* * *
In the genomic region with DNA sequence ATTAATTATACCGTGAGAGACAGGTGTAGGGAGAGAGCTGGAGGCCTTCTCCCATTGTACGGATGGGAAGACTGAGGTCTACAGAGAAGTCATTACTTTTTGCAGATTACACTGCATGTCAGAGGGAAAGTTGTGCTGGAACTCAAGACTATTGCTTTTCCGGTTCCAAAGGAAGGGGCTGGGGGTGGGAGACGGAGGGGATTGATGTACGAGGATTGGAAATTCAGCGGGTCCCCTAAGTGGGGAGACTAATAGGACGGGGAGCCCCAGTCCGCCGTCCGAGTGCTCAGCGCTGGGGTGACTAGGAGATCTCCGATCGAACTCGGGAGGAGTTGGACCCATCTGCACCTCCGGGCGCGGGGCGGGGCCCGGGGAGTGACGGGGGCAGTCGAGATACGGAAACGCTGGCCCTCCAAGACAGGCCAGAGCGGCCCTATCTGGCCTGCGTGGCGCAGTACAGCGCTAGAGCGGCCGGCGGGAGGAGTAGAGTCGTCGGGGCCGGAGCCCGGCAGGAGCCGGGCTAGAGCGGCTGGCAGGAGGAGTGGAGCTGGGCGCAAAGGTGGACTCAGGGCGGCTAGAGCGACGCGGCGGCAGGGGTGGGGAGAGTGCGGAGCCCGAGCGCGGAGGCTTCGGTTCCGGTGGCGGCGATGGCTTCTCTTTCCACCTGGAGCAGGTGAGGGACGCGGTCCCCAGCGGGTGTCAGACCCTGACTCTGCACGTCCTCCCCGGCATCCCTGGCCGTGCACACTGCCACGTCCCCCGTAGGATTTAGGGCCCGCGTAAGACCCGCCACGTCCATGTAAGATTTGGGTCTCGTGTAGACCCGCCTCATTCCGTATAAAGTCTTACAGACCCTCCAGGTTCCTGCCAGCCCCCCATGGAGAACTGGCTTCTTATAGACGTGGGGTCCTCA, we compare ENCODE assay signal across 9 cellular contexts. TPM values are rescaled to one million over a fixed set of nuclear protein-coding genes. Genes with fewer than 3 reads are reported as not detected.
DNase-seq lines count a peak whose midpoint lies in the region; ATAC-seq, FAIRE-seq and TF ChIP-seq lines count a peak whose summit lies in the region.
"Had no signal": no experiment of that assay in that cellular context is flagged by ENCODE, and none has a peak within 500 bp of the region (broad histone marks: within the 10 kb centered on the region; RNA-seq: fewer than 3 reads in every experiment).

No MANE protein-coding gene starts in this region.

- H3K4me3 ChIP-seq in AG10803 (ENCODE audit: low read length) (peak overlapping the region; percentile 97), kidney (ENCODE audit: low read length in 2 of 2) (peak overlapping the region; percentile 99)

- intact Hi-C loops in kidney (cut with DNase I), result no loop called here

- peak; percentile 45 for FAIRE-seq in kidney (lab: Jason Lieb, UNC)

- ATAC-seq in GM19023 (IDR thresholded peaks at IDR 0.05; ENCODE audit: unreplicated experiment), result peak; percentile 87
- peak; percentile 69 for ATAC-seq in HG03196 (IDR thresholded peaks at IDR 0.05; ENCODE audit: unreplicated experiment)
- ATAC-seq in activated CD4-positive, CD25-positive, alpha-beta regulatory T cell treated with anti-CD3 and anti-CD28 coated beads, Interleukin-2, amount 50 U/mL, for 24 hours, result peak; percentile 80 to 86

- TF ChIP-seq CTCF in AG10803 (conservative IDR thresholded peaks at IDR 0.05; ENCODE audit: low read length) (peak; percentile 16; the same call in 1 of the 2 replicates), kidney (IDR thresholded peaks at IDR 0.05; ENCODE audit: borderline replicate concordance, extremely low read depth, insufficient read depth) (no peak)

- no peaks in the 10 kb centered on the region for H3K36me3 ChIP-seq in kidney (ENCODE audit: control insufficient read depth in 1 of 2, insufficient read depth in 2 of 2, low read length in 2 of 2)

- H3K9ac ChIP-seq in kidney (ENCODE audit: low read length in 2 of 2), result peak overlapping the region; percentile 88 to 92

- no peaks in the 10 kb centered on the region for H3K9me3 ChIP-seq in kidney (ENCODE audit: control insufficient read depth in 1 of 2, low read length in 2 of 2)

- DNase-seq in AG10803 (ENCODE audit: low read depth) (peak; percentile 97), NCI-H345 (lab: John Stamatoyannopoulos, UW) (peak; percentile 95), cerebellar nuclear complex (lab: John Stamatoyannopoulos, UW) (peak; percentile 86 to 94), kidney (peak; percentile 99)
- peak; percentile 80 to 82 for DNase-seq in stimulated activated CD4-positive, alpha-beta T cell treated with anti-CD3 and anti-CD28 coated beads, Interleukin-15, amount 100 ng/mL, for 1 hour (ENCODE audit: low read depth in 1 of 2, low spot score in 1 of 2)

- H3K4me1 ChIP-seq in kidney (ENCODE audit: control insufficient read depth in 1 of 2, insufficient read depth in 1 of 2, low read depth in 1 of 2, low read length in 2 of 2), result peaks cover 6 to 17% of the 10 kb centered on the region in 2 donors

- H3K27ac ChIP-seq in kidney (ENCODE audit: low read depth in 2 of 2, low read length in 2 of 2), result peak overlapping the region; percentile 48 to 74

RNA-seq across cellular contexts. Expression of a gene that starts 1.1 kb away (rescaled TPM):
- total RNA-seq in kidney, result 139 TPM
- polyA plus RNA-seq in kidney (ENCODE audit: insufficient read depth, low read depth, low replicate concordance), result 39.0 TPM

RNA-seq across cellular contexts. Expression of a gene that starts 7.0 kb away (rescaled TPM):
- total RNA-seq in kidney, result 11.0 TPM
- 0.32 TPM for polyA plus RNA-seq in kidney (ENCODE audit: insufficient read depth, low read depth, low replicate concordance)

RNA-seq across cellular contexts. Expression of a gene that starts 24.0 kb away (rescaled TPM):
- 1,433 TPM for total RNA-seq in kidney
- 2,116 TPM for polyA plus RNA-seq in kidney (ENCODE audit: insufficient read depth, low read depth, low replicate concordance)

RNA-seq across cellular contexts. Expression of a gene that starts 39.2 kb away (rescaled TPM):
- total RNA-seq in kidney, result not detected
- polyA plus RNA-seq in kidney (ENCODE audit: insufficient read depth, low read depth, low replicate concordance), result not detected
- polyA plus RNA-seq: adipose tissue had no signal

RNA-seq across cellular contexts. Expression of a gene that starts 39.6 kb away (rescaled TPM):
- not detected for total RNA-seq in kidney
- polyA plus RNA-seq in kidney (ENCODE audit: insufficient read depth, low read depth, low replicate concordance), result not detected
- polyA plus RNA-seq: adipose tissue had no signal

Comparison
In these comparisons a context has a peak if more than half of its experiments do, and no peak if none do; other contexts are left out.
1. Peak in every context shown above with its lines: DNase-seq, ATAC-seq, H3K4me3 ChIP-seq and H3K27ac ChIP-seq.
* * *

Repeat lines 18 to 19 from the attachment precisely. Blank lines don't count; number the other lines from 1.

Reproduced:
- H3K27ac ChIP-seq in kidney (ENCODE audit: low read depth in 2 of 2, low read length in 2 of 2), result peak overlapping the region; percentile 48 to 74

RNA-seq across cellular contexts. Expression of a gene that starts 1.1 kb away (rescaled TPM):